The Chesapeake Bay Foundation filed a legal challenge Monday to a Trump administration decision that narrowed the definition of wetlands and streams that are protected under federal law.
“It’s unfortunate we have to take this step,” said Jon Mueller, the nonprofit advocacy group’s vice president of litigation. “The Chesapeake Bay Foundation doesn’t litigate unless it’s more or less a last resort. Here, we don’t really have a choice.”
Under President Donald Trump, the U.S. Environmental Protection Agency threw out an Obama-era rule that updated the definition of the “waters of the United States” that are covered by the Clean Water Act. Anyone seeking to affect those waters, such as by discharging pollution, dredging or filling with material, would need permits.
The Obama rule, issued in 2015, included pockets of water that aren’t directly connected to big rivers and bays, such as streams that run intermittently and nearby wetlands.
After the Trump administration tossed the Obama rule, it instituted its own, more narrow definition this year that leaves out scores of streams and wetlands, according to the bay foundation.
In a lawsuit filed Monday in U.S. District Court in Baltimore, the bay foundation asked the court to invalidate both the new Trump definition and the overturning of the Obama rule.
Brittany Wright, the bay foundation’s lead attorney on the case, said she expects many other environmental watchdog groups to file lawsuits as well.
“This is such a big rule that affects the entire country in different ways, due to differences in geography and water connectivity,” she said. “You’re going to see lawsuits everywhere.”EPA officials declined to comment on the lawsuit, citing a policy of not discussing pending litigation.
But agency spokeswoman Corry Schiermeyer said in a statement that the federal government is confident the new rule “will stand the test of time as it is securely grounded in the text of the Clean Water Act and is supported by legislative history and Supreme Court case law.”
The agency has touted the new definition as one that provides better clarity for those affected by the Clean Water Act.
The Trump administration announced in September that it would revoke the old rule and then put the new rule forward in January.
EPA Administrator Andrew Wheeler said in a statement in January that the federal government was “providing much needed regulatory certainty and predictability for American farmers, landowners and businesses to support the economy and accelerate critical infrastructure projects.”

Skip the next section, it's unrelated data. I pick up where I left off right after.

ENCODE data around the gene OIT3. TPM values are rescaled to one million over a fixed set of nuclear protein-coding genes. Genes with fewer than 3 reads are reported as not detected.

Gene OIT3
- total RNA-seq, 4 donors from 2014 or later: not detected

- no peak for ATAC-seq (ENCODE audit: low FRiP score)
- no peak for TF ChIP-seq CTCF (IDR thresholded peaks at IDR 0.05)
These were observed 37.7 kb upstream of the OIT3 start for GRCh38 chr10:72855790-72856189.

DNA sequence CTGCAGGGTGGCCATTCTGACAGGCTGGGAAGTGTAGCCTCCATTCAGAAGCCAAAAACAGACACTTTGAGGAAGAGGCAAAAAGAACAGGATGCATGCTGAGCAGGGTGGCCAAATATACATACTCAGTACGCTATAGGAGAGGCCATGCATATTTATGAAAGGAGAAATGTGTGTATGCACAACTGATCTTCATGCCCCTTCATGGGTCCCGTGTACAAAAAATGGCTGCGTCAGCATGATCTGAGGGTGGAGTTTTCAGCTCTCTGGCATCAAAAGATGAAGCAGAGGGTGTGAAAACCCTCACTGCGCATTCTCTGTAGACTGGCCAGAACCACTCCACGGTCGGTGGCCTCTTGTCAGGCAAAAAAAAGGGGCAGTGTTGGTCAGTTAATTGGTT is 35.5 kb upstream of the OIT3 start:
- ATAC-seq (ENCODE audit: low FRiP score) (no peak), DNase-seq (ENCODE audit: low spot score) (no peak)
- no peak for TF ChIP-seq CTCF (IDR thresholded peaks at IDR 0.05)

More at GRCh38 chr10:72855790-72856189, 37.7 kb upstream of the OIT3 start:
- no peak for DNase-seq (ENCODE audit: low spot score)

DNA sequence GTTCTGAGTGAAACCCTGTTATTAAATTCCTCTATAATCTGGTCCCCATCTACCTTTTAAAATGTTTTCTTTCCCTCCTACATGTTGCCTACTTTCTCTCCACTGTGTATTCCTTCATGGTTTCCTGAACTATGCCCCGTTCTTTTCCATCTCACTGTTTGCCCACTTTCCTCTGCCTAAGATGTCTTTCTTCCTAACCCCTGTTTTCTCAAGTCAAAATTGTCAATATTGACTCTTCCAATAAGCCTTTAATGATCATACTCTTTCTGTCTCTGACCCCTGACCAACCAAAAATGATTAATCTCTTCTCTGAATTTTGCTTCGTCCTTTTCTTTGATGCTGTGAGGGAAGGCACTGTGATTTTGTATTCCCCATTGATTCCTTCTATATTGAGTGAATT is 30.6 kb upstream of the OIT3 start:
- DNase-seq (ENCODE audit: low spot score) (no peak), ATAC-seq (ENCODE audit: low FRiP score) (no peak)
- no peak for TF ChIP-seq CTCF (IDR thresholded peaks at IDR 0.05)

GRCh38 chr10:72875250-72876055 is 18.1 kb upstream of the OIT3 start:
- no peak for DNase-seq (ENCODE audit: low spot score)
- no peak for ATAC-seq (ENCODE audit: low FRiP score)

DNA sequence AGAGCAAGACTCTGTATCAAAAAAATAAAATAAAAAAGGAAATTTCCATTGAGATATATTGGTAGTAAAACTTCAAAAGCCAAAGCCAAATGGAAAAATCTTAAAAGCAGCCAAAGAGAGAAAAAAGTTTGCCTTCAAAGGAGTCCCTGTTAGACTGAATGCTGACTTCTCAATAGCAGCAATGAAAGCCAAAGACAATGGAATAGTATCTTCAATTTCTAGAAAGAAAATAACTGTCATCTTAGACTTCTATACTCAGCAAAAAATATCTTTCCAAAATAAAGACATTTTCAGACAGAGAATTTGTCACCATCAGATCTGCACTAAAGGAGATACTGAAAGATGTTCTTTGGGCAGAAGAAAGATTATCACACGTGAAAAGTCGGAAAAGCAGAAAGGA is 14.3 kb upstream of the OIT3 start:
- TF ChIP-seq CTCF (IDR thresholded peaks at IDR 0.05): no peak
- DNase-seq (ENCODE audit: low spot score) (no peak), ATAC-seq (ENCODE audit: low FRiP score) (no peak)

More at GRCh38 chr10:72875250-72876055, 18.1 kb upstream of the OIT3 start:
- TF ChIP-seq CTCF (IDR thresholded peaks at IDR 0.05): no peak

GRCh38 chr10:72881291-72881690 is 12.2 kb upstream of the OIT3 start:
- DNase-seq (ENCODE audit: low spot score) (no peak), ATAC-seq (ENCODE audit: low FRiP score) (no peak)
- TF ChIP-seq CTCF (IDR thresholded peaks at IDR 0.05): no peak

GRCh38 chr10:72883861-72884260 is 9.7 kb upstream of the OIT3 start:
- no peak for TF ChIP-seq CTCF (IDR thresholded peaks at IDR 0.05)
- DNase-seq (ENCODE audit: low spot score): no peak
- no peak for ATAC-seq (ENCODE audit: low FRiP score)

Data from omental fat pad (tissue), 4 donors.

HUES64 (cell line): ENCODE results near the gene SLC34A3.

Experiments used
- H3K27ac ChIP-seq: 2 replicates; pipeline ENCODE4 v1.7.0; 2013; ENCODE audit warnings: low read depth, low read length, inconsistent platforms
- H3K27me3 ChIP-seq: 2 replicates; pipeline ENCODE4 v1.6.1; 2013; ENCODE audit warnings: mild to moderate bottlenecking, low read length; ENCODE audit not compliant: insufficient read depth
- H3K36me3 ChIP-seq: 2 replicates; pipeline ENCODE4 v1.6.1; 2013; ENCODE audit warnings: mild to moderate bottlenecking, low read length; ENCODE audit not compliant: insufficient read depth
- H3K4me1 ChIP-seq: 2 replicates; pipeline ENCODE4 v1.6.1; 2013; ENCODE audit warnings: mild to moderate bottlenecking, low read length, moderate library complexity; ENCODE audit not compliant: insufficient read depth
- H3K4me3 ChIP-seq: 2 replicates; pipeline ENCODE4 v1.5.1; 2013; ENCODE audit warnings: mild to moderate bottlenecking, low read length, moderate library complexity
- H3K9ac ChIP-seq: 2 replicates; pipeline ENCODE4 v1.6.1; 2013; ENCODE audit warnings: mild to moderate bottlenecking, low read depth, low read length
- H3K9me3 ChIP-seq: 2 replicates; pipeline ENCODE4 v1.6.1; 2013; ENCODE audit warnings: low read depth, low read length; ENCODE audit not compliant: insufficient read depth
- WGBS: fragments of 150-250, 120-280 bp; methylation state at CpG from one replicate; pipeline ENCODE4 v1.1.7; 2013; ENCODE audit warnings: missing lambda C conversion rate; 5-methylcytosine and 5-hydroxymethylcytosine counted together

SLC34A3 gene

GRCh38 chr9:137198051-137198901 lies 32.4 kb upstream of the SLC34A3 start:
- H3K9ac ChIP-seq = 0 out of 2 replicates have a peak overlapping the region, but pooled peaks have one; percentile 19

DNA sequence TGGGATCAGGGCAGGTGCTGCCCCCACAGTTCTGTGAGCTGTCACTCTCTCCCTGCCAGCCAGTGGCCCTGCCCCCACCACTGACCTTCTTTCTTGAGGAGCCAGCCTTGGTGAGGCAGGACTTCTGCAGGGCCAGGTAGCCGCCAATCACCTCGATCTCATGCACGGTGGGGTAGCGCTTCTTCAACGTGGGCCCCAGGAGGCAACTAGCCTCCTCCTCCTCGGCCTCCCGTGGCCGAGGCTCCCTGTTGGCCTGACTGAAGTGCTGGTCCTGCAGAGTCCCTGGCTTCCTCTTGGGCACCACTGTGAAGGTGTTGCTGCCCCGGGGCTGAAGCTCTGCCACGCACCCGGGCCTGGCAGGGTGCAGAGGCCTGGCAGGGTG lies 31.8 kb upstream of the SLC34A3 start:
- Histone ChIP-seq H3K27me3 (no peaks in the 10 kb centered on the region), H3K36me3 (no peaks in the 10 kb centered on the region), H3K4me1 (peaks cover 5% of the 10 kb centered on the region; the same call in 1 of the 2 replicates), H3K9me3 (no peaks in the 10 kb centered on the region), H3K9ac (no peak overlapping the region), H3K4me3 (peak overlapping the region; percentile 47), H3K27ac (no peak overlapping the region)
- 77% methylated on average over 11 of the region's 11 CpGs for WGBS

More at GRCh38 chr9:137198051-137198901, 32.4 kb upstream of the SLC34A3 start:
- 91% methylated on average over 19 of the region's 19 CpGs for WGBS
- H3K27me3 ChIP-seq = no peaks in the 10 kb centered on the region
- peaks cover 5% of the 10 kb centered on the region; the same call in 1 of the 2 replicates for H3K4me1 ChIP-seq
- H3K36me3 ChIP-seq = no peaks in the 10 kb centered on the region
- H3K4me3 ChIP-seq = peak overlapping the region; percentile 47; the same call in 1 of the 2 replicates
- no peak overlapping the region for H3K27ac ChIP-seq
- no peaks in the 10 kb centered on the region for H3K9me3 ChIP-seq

The new rule was announced at a trade show for homebuilders in Las Vegas.
The bay foundation contends that the intermittent streams and nearby wetlands play an important ecological role, even if they don’t have a permanent surface water connection to larger waterways.
The new rule would particularly affect unique features of the Chesapeake Bay’s watershed known as Delmarva bays and pocosins, which are a mix between a wetland and a sandy swamp.
“There are thousands of these, so the fear is now people could decide: ‘I don’t need a point source permit or a dredge-and-fill permit. I can fill in a wetland and I don’t need to tell anyone I’m doing it,’” Mueller said.
Without permits, it’s harder to track how much pollution is flowing through these waters into the Chesapeake Bay, complicating efforts to reduce pollution and improve the health of the bay and its rivers.
The lawsuit says the decision to abandon the old rule and institute the new rule — known as the Navigable Waters Protection Rule — wasn’t based on solid science and is “in direct contradiction” with the purpose of the Clean Water Act.
Repealing the rule “ignores the biological and chemical connections that create healthy waters, as expressly recognized in the purpose of the Act,” the lawsuit states.
“This nearsighted approach to water protection removes significant numbers of waters from the Clean Water Act — including waters and wetlands that have a significant nexus to downstream navigable waters — which fundamentally hampers the objective to restore and maintain our Nation’s waters," the lawsuit states.
The federal government went into the rule-making process with a predetermined outcome and ignored a deluge of public comments supportive of strong protections for streams and wetlands, the bay foundation argues in the lawsuit.